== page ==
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Renal Vascular Disease

The University of Kansas Health System offers treatment and prevention plans for those with renal vascular disease, which refers to various problems that affect the blood flow to arteries and veins of the kidneys.

What is renal vascular disease?

Renal artery stenosis (RAS), a form of renal vascular disease, is the narrowing or blockage of one or more arteries that supply blood flow to the kidneys. When your kidneys' blood flow is normal, they filter waste from your body into your urine. Your kidneys also help control your blood pressure by sensing the blood pressure and secreting a hormone, called renin, into your bloodstream.

When your kidneys' blood flow is blocked, your kidneys cannot effectively remove waste from your body. A blockage or narrowing of the arteries can also affect the amount of renin secreted by your kidneys, which helps regulate your blood pressure. Renal vascular disease is often associated with hypertension (high blood pressure). Uncontrolled renal vascular disease can damage the tissues of the kidneys and cause kidney failure and/or high blood pressure.

Anatomy of the kidney graphic

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Renal vascular disease symptoms and risks

Hypertension, or high blood pressure, is the most common symptom. If you have high blood pressure, the first sign you may have renal artery stenosis is your high blood pressure may become worse or the medications you take to control your high blood pressure may not be effective. Renovascular conditions develop slowly and worsen over time. Other signs that you have renal vascular disease include:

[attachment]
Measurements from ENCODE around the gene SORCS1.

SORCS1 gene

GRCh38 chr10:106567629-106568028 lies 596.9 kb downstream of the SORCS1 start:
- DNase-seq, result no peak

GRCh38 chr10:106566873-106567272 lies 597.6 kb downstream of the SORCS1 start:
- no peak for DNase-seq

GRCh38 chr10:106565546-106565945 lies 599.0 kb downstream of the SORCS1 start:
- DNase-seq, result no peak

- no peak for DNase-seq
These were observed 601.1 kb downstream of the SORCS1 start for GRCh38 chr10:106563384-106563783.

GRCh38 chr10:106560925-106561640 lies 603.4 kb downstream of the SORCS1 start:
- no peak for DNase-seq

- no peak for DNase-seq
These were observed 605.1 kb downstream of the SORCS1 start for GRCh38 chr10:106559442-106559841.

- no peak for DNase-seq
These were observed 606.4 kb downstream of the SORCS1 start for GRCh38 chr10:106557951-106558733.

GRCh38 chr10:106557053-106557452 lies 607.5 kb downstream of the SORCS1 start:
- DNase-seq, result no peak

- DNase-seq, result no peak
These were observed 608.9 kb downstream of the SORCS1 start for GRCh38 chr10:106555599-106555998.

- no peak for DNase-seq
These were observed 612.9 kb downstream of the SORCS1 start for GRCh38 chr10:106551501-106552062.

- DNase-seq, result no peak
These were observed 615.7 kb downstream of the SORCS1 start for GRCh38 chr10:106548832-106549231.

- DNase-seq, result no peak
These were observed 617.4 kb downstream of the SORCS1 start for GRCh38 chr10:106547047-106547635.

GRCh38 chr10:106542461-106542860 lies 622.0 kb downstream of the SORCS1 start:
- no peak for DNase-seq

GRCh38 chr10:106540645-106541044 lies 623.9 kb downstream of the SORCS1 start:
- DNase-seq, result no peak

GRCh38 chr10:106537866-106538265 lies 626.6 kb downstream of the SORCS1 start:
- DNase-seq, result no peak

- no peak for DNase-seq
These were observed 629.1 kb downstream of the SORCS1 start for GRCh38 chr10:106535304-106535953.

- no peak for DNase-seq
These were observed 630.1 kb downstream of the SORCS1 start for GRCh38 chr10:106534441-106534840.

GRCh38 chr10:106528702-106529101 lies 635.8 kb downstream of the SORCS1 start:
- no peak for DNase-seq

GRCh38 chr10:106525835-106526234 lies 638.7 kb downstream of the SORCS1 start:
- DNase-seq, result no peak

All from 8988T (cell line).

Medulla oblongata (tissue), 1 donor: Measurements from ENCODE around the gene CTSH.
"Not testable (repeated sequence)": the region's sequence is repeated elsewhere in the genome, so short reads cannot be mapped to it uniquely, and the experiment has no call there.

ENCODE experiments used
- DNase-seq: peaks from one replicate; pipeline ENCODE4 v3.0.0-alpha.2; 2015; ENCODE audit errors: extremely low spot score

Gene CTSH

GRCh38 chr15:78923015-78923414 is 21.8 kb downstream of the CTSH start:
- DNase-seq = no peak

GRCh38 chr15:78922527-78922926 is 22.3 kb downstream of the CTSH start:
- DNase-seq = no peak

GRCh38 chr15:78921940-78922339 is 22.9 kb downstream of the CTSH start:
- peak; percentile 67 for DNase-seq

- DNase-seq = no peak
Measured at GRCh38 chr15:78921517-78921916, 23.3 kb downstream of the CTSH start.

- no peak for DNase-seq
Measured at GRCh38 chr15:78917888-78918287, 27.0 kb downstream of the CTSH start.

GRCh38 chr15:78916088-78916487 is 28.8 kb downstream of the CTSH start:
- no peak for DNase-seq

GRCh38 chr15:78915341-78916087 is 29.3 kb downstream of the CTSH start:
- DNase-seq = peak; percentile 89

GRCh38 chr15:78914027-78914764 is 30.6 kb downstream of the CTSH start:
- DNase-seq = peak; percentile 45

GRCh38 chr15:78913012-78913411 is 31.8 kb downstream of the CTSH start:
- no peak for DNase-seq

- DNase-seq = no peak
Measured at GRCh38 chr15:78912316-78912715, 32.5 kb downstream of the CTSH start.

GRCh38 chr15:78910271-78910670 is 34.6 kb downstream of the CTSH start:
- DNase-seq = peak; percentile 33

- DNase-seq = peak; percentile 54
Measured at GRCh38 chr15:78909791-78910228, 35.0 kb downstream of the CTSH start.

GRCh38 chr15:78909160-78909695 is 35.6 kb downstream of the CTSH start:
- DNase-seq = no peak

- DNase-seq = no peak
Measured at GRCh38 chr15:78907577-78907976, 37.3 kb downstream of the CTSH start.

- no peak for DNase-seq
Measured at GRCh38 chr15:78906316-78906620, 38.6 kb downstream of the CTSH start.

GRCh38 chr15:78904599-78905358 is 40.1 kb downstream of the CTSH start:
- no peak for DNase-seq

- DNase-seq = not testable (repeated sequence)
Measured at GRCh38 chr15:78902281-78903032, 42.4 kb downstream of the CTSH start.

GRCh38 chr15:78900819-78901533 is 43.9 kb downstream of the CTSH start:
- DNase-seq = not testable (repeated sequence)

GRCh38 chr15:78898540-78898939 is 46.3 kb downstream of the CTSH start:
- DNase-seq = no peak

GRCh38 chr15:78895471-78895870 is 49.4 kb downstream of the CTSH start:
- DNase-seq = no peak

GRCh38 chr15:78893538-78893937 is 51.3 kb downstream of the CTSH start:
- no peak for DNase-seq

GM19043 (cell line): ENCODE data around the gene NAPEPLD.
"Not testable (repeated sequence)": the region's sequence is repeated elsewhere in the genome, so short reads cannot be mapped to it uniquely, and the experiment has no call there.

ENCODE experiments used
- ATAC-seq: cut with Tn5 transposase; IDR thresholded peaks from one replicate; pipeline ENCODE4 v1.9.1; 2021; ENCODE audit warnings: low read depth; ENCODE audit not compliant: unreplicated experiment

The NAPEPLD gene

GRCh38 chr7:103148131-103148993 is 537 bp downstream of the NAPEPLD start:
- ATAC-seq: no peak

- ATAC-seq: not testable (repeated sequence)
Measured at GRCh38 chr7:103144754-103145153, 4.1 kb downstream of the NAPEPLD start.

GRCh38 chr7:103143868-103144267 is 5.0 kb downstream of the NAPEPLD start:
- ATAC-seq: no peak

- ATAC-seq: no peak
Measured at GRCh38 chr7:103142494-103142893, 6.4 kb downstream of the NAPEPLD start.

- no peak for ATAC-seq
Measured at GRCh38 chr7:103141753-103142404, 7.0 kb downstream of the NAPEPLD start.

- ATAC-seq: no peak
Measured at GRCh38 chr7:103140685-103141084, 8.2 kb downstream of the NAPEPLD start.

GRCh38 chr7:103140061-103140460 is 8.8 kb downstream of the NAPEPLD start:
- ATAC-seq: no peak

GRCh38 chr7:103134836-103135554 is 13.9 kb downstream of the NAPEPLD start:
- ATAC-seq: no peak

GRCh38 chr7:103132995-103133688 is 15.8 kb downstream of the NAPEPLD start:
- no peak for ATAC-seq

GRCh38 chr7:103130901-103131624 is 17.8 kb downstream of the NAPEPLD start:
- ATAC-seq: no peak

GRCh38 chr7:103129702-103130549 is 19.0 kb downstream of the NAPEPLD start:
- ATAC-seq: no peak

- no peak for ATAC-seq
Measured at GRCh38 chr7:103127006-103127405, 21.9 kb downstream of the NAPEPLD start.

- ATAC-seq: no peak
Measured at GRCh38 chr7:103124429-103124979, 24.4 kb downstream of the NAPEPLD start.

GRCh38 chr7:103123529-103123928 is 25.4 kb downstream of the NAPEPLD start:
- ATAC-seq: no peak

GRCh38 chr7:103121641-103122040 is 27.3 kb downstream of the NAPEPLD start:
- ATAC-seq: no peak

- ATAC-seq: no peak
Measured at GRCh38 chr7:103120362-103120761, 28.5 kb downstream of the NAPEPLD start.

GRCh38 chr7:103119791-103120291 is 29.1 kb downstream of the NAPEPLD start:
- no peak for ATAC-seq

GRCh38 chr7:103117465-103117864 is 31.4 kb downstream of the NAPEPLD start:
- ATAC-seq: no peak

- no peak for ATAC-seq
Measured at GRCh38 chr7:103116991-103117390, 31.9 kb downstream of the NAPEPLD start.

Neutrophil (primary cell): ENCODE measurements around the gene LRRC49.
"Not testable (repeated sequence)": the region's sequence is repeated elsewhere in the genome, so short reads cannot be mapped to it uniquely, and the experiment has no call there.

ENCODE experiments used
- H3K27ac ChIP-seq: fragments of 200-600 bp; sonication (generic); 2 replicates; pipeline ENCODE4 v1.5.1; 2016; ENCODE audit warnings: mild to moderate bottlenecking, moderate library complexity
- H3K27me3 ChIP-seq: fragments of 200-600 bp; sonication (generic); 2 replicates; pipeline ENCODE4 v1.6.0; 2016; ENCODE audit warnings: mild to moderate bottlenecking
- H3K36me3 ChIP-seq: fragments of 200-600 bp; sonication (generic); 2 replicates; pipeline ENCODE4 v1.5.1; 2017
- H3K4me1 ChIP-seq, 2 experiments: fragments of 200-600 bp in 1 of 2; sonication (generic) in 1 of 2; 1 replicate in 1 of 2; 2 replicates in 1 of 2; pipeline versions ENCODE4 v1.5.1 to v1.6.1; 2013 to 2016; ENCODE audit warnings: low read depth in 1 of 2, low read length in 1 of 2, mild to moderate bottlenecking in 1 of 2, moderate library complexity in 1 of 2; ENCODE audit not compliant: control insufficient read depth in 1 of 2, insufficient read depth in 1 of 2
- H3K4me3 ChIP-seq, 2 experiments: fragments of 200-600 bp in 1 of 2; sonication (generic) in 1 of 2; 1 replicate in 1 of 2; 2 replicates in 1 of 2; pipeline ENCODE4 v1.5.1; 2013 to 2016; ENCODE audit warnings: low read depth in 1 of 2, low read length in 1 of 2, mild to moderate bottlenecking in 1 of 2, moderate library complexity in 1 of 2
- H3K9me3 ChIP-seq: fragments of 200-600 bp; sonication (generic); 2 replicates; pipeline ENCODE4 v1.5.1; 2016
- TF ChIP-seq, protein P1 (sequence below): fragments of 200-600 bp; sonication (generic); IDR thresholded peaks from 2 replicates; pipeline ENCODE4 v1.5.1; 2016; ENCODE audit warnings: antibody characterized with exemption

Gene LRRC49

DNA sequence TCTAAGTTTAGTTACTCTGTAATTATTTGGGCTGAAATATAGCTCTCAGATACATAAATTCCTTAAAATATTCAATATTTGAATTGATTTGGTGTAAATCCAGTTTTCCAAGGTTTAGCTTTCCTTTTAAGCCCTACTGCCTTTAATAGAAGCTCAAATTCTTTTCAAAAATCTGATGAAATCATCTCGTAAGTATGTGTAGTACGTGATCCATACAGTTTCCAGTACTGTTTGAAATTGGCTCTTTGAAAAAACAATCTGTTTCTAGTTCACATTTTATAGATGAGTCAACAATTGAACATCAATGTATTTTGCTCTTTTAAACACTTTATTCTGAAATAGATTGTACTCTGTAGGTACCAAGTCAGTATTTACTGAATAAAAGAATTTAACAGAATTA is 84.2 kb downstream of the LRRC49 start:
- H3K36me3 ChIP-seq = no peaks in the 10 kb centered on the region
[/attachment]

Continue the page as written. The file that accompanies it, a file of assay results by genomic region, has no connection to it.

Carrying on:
• An enlarged kidney that your physician can feel
  • Blood in your urine
  • Difficulty breathing
  • Fever, nausea or vomiting
  • High blood pressure
  • Pain in the sides of your abdomen, legs or thighs
  • Protein in your urine
  • Sudden, severe swelling in your leg

The main cause of renal vascular disease is atherosclerosis, which is the buildup of plaque in the artery wall causing narrowing or blockage. Other causes include aneurysms, birth defects, certain medications, injury, infections, inflammation or other underlying diseases, pregnancy, surgery and tumors.

Renal vascular diagnosis and screening

Renal vascular disease often goes undetected and is hard to identify during a normal checkup. It is commonly detected with physical exams, blood and urine tests and medical history, and may include the following tests:

  • Angiography
  • CT scan
  • Doppler ultrasound
  • MRA
  • Ultrasound

Renal vascular disease treatments

Treatment for renal vascular disease may vary depending on overall health, symptoms, type of disease and preference after discussing options with your healthcare provider. Treatments may include a single or combination approach of the following:

Group of happy doctors and researchers

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